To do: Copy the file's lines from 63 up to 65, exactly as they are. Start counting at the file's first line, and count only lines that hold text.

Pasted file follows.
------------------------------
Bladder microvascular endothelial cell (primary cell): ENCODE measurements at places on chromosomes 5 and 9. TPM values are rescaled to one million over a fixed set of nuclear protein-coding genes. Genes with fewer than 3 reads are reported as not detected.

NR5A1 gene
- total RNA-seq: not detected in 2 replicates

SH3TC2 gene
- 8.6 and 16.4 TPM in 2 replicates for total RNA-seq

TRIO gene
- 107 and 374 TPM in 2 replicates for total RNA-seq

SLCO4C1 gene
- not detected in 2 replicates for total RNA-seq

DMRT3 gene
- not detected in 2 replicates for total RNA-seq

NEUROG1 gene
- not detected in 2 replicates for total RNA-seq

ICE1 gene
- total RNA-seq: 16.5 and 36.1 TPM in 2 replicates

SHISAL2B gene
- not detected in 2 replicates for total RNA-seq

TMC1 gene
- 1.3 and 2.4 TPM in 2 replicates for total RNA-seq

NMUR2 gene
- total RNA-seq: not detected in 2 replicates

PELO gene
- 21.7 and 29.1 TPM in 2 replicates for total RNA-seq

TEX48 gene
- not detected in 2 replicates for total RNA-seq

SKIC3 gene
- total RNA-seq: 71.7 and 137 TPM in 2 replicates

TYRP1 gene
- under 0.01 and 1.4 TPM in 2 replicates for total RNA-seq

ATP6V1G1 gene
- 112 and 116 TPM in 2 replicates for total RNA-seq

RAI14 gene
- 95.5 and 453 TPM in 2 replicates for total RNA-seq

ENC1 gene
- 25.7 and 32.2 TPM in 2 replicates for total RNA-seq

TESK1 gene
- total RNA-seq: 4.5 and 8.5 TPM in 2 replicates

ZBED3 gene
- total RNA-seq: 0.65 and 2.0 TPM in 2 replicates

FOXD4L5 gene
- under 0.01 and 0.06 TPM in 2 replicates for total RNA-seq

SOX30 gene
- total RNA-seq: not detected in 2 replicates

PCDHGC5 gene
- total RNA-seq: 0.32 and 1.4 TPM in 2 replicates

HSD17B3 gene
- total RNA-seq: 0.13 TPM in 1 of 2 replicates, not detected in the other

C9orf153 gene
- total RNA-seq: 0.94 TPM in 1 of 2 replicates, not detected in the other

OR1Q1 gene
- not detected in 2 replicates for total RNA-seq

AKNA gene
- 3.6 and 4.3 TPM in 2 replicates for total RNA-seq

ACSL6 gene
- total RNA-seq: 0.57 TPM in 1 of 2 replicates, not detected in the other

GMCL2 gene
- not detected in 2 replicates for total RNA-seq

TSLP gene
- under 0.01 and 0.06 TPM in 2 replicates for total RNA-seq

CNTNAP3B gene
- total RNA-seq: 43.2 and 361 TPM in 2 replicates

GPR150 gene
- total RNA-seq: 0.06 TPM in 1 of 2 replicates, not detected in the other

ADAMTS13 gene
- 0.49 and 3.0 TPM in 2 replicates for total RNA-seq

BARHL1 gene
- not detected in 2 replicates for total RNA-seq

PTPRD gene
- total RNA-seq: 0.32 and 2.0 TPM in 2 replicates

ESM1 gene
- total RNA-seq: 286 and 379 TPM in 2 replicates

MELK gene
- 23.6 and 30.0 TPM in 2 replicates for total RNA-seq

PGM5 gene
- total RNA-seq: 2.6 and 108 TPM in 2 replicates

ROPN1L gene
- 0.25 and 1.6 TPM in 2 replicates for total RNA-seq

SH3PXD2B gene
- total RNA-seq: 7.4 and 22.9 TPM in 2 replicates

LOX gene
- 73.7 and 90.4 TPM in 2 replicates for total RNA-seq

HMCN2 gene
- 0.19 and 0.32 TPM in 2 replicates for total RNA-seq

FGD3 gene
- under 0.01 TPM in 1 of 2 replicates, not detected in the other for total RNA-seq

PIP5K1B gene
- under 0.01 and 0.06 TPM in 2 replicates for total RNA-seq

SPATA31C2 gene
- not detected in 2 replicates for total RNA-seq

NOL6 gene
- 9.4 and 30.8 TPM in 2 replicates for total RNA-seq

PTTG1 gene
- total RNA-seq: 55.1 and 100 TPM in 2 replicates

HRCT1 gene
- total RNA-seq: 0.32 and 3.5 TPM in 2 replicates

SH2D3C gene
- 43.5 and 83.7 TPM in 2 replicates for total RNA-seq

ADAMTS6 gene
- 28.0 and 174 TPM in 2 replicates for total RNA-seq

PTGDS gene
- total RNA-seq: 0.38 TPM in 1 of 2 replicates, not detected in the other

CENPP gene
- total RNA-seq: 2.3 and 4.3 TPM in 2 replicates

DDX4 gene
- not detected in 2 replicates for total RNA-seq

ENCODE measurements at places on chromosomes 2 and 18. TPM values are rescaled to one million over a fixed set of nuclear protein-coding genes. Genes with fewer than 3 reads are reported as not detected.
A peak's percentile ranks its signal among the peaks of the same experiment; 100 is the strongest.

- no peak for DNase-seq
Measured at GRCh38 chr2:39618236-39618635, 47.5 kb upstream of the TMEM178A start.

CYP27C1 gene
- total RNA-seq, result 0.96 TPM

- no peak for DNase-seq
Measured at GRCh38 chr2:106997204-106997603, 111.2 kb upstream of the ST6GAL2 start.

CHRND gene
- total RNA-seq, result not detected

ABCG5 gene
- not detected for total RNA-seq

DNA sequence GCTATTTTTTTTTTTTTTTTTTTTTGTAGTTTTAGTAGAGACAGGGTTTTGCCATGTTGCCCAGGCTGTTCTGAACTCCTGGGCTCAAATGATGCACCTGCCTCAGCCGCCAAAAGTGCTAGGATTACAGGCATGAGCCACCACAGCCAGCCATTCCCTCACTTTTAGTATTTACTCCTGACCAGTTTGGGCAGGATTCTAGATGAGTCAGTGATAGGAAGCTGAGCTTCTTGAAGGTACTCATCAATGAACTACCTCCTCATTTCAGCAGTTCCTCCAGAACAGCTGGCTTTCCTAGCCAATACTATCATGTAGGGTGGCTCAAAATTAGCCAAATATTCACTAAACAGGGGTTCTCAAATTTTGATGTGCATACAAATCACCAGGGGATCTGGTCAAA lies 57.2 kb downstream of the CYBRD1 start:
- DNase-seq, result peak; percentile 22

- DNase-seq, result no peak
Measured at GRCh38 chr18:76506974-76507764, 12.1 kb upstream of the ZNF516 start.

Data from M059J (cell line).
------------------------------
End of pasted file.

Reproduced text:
- total RNA-seq: 0.06 TPM in 1 of 2 replicates, not detected in the other

ADAMTS13 gene
- 0.49 and 3.0 TPM in 2 replicates for total RNA-seq